Limits, moratoriums and recapitalisation

The above changes are not without limits. For instance, the 'pre-positioning' of an entity or a group still requires a trigger (for instance, the breach of a prudential standard), and the power of a statutory manager to enter into certain transactions is constrained by fair value considerations or shareholder approval.

At the same time, however, the Bill will expand the moratorium on litigation for an entity under statutory or judicial management by preventing enforcement actions and the disposal of property, and restricting the capacity of the suppliers of essential services to deny supply. Similarly, the Bill will stay the exercise of contractual rights against a regulated body triggered by APRA's intervention in a related body corporate.

The Bill will also allow APRA to direct a holding company to recapitalise a regulated entity by issuing shares in the holding company or intermediary bodies, or by purchasing shares in intermediate bodies or the regulated body. The Bill will also clarify that conversion and write-off of capital instruments by an APRA-regulated entity can take place despite listing rules, company constitutions or the great majority of domestic and foreign laws.

Foreign regulated bodies

The Bill also empowers APRA to appoint a statutory manager to control the Australian assets and liabilities of a foreign regulated body with a local branch office in financial distress. Although APRA cannot direct the foreign board, it will be able to suspend its control over the Australian business, and thus more easily prevent transfer of capital from Australia, revoke the body's authorisation or wind up the branch.

Other matters

The Bill proposes to harmonise prudential standards and powers across the banking and insurance industry legislation, to enhance and standardise:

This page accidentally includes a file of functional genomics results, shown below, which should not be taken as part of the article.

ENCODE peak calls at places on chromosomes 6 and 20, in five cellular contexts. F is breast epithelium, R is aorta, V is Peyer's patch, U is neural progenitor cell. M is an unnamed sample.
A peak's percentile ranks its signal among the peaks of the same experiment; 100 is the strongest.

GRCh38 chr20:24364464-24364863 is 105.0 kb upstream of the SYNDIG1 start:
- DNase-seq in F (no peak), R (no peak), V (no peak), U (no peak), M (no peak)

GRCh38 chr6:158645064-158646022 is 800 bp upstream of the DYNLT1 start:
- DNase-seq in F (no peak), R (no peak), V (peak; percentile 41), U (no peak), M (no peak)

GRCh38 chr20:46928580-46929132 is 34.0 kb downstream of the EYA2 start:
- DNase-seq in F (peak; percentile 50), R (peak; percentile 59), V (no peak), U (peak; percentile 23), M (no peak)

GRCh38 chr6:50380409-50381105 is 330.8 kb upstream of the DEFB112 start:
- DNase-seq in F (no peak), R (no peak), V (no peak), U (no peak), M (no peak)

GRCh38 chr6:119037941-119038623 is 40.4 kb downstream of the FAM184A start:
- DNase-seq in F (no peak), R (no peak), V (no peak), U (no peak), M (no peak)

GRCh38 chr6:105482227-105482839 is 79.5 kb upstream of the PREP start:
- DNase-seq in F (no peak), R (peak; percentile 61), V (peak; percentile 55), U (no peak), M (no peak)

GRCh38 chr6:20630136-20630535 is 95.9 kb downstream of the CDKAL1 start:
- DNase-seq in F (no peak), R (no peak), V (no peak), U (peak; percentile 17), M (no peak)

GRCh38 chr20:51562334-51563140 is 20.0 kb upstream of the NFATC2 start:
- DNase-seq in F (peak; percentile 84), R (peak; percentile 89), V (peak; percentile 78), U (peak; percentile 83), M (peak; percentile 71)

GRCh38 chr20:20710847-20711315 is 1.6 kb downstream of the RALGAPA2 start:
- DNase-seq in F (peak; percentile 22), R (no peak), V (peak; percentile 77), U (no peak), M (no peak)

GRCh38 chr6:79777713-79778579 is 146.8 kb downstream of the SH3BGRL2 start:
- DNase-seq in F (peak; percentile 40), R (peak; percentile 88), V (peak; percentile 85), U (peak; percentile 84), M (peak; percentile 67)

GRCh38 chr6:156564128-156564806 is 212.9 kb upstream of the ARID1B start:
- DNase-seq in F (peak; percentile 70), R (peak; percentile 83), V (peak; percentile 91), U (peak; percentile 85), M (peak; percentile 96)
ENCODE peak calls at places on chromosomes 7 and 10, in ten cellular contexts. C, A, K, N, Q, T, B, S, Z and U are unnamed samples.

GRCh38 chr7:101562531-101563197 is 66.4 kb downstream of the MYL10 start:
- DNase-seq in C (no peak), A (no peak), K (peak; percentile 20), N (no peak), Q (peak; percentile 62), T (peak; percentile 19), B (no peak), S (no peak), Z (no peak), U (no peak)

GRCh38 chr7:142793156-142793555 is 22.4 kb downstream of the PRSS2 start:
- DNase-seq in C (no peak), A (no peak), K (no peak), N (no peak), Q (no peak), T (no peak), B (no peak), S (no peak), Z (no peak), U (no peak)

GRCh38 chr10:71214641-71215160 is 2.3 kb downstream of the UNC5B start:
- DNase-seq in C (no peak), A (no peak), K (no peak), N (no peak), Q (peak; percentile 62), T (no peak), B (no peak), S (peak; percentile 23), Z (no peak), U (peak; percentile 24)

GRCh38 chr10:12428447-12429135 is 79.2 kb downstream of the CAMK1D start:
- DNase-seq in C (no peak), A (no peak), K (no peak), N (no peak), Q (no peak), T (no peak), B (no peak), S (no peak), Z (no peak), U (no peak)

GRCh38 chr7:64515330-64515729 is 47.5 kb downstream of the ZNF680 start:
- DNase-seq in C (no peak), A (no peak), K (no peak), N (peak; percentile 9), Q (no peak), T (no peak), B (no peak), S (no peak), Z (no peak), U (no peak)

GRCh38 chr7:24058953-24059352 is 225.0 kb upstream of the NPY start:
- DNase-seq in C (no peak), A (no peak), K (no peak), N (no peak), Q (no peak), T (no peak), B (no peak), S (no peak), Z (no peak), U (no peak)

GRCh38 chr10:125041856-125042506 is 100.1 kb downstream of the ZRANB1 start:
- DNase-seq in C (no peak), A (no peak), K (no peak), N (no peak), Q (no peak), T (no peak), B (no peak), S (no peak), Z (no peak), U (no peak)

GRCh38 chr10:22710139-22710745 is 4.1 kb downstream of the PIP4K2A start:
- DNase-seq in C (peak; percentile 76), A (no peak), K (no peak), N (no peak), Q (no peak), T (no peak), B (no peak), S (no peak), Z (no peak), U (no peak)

• APRA's power to vary and revoke authorisations;
  • the immunity of directors, officers and companies acting under APRA's direction; and
  • the immunity of statutory and judicial managers for all acts or omissions done otherwise than in bad faith.

It would also prevent section 588FE of the Corporations Act 2001 from voiding transactions undertaken by appointed managers.

Finally, the Bill will expand the Financial Sector (Transfer and Group Restructure) Act 1999 to permit the compulsory transfer of non-regulated business related to insurers and not just to banks.

The big question

The key assumption behind the Bill and similar efforts in other jurisdictions is that a regulator's directions and statutory managers are capable of bringing about the resolution of distressed bodies in a way that justifies the proposed expansion of regulatory powers. Although the Explanatory Memorandum to the Bill notes that a newly appointed statutory manager would require time to become familiar with the financial state of the company, it does not address the consequences of this delay or of the expanded moratorium designed to protect the manager. The expansion of APRA's crisis resolution powers by the Bill is not without its costs both for the present operation and organisation of financial groups, and for their conduct during a future time of crisis. Whether these costs are justified by improved outcomes will only perhaps become apparent after a market emergency that is best avoided in the first place.